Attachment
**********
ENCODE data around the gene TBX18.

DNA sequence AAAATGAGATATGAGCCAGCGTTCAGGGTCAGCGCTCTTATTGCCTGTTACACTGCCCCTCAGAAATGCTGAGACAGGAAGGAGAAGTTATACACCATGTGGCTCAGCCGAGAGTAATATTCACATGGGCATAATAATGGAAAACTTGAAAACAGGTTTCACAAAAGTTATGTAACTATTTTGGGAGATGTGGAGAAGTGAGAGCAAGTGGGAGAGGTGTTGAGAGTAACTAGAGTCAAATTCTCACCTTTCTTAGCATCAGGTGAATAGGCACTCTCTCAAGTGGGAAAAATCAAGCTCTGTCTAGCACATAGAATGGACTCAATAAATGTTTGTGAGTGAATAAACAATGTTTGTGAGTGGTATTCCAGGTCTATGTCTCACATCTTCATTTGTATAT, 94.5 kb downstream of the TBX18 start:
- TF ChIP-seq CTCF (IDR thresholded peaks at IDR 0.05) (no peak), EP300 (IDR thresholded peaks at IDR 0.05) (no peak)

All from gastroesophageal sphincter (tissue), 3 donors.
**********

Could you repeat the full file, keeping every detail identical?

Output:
ENCODE data around the gene TBX18.

DNA sequence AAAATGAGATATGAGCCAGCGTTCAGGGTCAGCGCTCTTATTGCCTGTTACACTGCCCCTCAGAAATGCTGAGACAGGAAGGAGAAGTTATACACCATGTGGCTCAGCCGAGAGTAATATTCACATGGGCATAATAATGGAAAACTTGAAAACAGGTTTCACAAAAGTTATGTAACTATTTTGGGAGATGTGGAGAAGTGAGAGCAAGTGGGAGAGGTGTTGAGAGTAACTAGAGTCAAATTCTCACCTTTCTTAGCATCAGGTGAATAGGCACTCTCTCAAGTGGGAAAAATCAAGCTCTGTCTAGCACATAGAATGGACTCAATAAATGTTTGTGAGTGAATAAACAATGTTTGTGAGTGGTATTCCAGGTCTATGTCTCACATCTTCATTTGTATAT, 94.5 kb downstream of the TBX18 start:
- TF ChIP-seq CTCF (IDR thresholded peaks at IDR 0.05) (no peak), EP300 (IDR thresholded peaks at IDR 0.05) (no peak)

All from gastroesophageal sphincter (tissue), 3 donors.